An interesting gauge on how the American media works is that, after the Iowa caucuses, much attention was given to Barack Obama's decisive win, much attention was given to Hillary Clinton's third-place rank, but hardly a word was spoken about John Edwards' taking a close second place.
Focussing on the first-place winner is perhaps normal to American media and culture--"We're number one," and all that.
Focussing on Hillary Clinton, the celebrity candidate (euphemistically called the "experienced" candidate, though experience as a First Lady of a state and of a nation and an elected U.S. Senator is hardly more impressive than experience as an elected U.S. Senator alone), too makes a kind of sense, that is, within the context of American media and the Western world's fixation on fame.
John Edwards' impressive showing is arguably more unexpected and therefore more newsworthy than a first place win by either Obama or Clinton would be, since most commentators have ignored Edwards or written him off as a non-contender. Why is it not the subject of more media comment?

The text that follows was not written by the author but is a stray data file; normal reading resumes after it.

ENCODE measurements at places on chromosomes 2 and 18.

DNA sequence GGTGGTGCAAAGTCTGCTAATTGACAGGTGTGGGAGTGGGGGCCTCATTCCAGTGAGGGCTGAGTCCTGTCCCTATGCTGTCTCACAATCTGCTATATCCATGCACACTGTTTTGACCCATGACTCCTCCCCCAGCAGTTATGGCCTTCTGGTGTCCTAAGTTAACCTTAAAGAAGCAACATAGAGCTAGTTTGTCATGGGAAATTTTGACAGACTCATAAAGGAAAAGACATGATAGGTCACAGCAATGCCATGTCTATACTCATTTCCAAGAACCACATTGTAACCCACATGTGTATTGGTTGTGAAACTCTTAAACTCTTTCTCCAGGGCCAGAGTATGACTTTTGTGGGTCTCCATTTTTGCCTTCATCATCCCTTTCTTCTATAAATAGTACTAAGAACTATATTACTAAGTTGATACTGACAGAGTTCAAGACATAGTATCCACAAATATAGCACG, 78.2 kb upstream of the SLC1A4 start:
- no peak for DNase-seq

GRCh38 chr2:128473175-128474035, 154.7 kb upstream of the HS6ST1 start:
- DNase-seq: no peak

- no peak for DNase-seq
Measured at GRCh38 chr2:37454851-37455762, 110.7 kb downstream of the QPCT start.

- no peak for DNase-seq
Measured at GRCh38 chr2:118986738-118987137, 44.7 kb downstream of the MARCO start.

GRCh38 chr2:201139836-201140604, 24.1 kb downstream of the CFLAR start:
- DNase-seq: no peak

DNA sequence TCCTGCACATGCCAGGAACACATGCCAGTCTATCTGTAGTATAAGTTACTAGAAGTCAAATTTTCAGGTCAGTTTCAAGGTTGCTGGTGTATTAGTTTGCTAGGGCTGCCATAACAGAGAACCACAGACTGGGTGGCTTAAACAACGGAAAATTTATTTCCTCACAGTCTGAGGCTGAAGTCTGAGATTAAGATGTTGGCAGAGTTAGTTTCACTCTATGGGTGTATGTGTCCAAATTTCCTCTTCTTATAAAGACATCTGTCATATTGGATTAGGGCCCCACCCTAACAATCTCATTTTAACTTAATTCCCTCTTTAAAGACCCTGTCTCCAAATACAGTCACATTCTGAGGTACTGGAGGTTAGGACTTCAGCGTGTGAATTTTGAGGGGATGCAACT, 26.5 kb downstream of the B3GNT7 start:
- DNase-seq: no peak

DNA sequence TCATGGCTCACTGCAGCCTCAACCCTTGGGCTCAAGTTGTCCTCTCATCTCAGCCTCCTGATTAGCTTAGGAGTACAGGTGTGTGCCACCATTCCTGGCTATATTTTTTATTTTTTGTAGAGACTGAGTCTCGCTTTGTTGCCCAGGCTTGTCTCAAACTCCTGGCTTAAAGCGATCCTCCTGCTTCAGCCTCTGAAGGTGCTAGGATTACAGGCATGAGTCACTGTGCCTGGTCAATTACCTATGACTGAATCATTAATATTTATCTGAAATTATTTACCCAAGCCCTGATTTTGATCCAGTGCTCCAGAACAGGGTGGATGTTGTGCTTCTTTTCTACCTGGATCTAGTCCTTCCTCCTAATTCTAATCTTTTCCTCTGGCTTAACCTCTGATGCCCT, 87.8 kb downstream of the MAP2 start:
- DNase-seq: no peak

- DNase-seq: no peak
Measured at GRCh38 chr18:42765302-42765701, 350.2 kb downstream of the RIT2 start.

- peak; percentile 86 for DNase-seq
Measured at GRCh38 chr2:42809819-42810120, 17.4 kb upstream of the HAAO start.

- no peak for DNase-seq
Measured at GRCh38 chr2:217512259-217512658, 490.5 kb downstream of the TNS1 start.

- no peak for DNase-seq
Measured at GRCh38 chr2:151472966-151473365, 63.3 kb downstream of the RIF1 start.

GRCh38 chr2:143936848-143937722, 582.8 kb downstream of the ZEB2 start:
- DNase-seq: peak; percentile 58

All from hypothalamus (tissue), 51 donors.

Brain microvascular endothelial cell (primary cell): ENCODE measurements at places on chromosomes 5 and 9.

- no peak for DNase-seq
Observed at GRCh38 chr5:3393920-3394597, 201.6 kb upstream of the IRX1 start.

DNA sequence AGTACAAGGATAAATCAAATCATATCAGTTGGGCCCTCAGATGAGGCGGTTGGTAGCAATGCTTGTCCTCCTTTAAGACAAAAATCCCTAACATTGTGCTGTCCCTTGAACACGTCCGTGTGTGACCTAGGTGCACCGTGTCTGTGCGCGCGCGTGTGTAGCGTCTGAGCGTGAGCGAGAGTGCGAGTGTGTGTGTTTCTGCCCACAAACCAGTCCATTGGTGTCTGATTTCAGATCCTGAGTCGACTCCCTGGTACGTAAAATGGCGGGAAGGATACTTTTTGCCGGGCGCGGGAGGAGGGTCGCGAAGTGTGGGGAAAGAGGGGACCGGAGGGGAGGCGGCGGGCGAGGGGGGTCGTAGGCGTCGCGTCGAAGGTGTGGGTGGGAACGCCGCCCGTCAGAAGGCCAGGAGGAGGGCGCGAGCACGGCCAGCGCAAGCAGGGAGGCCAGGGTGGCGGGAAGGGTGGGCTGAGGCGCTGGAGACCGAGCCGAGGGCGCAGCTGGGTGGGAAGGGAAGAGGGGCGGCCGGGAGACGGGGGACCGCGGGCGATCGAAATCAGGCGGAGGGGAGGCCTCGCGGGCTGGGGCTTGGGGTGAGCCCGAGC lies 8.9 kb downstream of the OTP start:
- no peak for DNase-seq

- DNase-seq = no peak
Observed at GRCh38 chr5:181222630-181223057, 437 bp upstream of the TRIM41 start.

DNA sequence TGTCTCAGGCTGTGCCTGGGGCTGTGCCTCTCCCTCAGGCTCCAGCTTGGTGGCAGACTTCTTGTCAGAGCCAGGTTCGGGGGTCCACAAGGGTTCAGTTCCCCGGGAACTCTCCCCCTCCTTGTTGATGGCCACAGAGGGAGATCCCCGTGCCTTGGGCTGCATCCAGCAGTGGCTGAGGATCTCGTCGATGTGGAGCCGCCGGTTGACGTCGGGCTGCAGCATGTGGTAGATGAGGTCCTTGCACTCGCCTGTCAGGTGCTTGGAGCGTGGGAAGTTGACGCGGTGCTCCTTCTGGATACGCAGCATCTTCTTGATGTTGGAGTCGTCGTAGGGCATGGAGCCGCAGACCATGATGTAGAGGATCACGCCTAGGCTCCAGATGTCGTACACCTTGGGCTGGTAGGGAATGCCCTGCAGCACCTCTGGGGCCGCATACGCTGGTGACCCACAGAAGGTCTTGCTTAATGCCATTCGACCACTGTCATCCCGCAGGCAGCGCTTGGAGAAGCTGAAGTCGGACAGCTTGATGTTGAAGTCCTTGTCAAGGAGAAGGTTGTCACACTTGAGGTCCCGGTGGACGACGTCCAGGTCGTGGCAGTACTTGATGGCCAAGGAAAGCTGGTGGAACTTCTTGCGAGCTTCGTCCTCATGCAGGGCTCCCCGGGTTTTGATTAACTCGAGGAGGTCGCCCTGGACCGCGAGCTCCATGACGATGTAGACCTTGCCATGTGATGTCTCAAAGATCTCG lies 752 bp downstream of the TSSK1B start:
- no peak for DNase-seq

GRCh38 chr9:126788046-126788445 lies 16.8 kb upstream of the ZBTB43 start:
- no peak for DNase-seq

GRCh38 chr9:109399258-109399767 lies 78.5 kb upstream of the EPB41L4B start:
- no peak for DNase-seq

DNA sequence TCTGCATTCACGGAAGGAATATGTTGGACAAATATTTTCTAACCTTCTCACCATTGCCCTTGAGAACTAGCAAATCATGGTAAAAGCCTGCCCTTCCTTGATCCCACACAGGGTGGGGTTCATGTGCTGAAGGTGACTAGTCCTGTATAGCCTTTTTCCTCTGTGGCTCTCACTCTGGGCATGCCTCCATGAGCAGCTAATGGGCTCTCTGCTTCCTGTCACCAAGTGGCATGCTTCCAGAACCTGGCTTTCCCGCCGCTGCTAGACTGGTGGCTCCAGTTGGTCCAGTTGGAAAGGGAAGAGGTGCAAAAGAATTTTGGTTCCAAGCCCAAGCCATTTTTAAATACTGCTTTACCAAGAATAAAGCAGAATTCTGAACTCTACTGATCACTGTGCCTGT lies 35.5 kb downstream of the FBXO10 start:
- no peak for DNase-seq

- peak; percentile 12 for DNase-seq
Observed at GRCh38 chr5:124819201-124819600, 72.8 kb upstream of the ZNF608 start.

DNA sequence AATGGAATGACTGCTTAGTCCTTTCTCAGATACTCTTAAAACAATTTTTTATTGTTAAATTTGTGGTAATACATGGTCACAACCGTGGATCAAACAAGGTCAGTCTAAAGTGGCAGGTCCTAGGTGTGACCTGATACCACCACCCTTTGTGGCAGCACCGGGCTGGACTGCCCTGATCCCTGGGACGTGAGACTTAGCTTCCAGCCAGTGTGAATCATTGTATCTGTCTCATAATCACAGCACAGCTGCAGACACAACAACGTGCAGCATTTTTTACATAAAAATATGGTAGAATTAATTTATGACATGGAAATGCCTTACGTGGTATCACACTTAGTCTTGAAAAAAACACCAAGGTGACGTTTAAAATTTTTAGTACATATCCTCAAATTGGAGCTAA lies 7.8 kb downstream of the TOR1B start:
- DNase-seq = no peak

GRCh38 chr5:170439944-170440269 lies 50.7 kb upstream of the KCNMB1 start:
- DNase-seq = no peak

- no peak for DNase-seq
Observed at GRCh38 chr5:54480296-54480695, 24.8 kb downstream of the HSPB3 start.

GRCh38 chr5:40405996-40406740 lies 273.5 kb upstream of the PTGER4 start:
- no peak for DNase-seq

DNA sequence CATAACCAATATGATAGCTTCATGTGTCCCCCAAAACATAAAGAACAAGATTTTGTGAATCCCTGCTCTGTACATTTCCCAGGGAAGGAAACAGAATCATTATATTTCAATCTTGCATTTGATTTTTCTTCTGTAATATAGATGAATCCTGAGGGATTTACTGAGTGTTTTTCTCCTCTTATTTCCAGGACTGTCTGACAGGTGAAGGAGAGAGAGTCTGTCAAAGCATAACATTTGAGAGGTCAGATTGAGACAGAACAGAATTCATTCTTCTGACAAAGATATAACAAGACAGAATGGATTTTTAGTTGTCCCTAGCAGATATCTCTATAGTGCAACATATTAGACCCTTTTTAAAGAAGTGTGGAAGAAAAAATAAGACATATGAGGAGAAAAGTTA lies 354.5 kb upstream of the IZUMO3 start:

It can't simply be because he didn't win first place, or else why all the talk of Clinton's "loss" (however close it was) being the story next in importance to Obama's win?
More likely, it is because Obama and Clinton are, for different reasons, names to conjure by. The "Edwards" name still can't stand alone in a meaningful way in the popular imagination.
Edwards, the name or the man, lacks the exoticism or sense of novelty that Obama has.
Edwards does not conjure the aura of soap-opera drama that Hillary Clinton does. He is not the "wronged" party in a notorious sex scandal. He has not been fetishized, as Clinton has, as a "power" object (by which I mean to suggest "sex object," since sex is undoubtedly a quality Americans associate with power and use to make or break the powerful).
His wife Elizabeth's stuggle with cancer is the stuff of Hallmark, not Hollywood. One cannot imagine an E! Hollywood Story episode on Edwards. Even tabloid rumors of a secreted-away love child has been a nonstarter in piquing public fascination with the "private" John Edwards.
Edwards' celebrity supporters (Tim Robbins, David Cross, Gary Cole, Hank Azaria) arguably lack the hip currency of Obama's celebrity supporters (Oprah Winfrey, George Clooney, Samuel Jackson, Will Smith) or the baronial power of Clinton's (Barbra Streisand, Elizabeth Taylor, Martha Stewart, Bill Clinton).
In the end, Obama took first place and deserves the attention he's getting ... until, at least, the New Hampshire primaries. But Edwards is still in the race ... and right now an Obama/Edwards (or Edwards/Obama) ticket sounds pretty exciting.